Corruption and Consequences

The Language of Liberty Debased


Also posted on The Policy Think Site at


Jay B Gaskill

Attorney at Law

Our crippling national debt is but one symptom of a long-standing corruption of language and ideas.  I believe that it is the root cause of our “rights-as-a-perk” mindset.


July 4, 1776 (America)

When in the Course of human events, it becomes necessary for one people to dissolve the political bands which have connected them with another, and to assume among the powers of the earth, the separate and equal station to which the Laws of Nature and of Nature’s God entitle them, a decent respect to the opinions of mankind requires that they should declare the causes which impel them to the separation.

We hold these truths to be self-evident, that all men are created equal, that they are endowed by their Creator with certain unalienable Rights, that among these are Life, Liberty and the pursuit of Happiness.–That to secure these rights, Governments are instituted among Men, deriving their just powers from the consent of the governed, –That whenever any Form of Government becomes destructive of these ends, it is the Right of the People to alter or to abolish it, and to institute new Government, laying its foundation on such principles and organizing its powers in such form, as to them shall seem most likely to effect their Safety and Happiness.


August 26, 1789 (France) [Key Excerpts]

Therefore the National Assembly recognizes and proclaims, in the presence and under the auspices of the Supreme Being, the following rights of man and of the citizen:


Men are born and remain free and equal in rights. Social distinctions may be founded only upon the general good.

The aim of all political association is the preservation of the natural and imprescriptible rights of man. These rights are liberty, property, security, and resistance to oppression.

Liberty consists in the freedom to do everything which injures no one else; hence the exercise of the natural rights of each man has no limits except those which assure to the other members of the society the enjoyment of the same rights. These limits can only be determined by law.

Law can only prohibit such actions as are hurtful to society. Nothing may be prevented which is not forbidden by law, and no one may be forced to do anything not provided for by law.

A society in which the observance of the law is not assured, nor the separation of powers defined, has no constitution at all.

Since property is an inviolable and sacred right, no one shall be deprived thereof except where public necessity, legally determined, shall clearly demand it, and then only on condition that the owner shall have been previously and equitably indemnified.


1755  – Code of Nature “Sacred and Fundamental Laws” by the French communist, Morelly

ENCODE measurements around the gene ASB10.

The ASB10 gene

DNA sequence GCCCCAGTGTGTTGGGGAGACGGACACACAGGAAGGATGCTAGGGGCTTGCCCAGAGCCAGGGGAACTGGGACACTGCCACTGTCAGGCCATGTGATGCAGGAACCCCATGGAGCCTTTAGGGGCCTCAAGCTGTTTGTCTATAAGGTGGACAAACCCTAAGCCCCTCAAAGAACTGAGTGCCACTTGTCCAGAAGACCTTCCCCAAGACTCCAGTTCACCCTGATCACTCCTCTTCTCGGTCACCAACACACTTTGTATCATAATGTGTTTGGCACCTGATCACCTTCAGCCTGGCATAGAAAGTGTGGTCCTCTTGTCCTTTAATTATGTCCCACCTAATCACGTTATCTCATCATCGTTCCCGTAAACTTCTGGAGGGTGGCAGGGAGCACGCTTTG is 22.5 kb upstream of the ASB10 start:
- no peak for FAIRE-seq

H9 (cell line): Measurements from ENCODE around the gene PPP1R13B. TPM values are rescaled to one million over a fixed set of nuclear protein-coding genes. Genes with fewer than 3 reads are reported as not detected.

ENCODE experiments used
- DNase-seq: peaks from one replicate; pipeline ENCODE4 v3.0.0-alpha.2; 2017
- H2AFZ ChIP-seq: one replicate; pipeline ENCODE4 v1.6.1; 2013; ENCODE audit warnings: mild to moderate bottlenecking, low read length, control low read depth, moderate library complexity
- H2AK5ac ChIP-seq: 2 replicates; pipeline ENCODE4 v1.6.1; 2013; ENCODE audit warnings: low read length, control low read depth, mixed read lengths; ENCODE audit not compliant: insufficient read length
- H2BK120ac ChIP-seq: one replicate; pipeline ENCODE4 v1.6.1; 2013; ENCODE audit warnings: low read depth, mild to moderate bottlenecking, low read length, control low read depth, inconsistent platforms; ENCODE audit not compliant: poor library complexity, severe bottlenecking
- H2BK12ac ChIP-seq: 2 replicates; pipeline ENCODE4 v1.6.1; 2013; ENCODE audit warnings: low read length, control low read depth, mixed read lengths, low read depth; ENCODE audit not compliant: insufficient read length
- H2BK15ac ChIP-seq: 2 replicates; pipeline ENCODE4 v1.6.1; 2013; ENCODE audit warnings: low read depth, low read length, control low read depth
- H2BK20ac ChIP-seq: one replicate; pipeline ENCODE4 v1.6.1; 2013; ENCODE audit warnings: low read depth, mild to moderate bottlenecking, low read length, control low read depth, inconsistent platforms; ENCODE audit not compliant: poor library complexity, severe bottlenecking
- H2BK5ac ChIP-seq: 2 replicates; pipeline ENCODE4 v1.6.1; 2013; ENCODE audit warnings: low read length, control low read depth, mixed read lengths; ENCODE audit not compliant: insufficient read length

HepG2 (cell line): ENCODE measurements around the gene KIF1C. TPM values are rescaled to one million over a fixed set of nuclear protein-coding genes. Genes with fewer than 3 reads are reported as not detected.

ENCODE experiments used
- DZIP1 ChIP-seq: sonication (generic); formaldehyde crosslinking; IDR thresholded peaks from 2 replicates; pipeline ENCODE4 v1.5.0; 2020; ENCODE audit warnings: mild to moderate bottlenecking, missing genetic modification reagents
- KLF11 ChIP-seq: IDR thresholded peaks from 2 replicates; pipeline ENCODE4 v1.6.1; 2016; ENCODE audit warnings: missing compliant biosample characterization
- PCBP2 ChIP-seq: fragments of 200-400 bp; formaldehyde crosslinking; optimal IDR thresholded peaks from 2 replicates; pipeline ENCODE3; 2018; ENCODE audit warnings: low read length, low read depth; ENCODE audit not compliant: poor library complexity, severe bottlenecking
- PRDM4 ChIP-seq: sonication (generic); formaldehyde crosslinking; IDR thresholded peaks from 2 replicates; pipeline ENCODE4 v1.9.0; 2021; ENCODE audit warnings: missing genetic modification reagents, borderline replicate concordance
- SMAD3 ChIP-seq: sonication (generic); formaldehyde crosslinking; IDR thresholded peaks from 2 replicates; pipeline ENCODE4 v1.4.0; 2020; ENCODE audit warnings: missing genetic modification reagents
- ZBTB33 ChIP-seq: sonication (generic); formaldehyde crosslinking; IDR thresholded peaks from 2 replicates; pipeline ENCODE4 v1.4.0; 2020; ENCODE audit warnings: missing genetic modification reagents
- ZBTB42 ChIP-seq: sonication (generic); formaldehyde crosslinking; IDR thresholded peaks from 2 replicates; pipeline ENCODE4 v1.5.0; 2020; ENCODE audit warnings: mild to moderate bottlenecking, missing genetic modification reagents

Nothing in society will belong to anyone Nothing in society will belong to anyone, either as a personal possession or as capital goods, except the things for which the person has immediate use, for either his needs, his pleasures, or his daily work.

Every citizen will be a public man, sustained by, supported by, and occupied at the public expense.

Every citizen will make his particular contribution to the activities of the community according to his capacity, his talent and his age; it is on this basis that his duties will be determined, in conformity with the distributive laws


January 11, 1944 – Address by President Franklin D. Roosevelt

We have accepted, so to speak, a second Bill of Rights under which a new basis of security and prosperity can be established for all—regardless of station, race, or creed.

Among these are:

The right to a useful and remunerative job in the industries or shops or farms or mines of the nation;

The right to earn enough to provide adequate food and clothing and recreation;

The right of every farmer to raise and sell his products at a return which will give him and his family a decent living;

The right of every businessman, large and small, to trade in an atmosphere of freedom from unfair competition and domination by monopolies at home or abroad;

The right of every family to a decent home;

The right to adequate medical care and the opportunity to achieve and enjoy good health;

The right to adequate protection from the economic fears of old age, sickness, accident, and unemployment;

The right to a good education.

All of these rights spell security. And after this war is won we must be prepared to move forward, in the implementation of these rights, to new goals of human happiness and well-being.


The slide to fiscal dysfunction started with the political corruption of language. The foundational terminology of liberty and rights was misappropriated early and often, and we’ve been paying the price ever since.

Here is how it took place.

Every political promise to grant material benefits to one politically favored group will impose a material cost on those who are not so favored.  And whenever such proposals have been implemented, a “me too” political dynamic has emerged in which an increasingly large number of voters are moved to demand “their fair share” of benefits.

To make the medicine go down, to assuage the guilt of those who were given unearned benefits, and to promote the guilt of those who opposed awarding such benefits with public funds, politicians quickly learned to appropriate language from the liberation traditions.  Thus every benefit was redefined as a form of “reparations” or as a “basic human right,” and the voices who opposed appropriating public funds for such benefits were pilloried as stingy, mean-spirited – even slandered as racists, sexists or worse.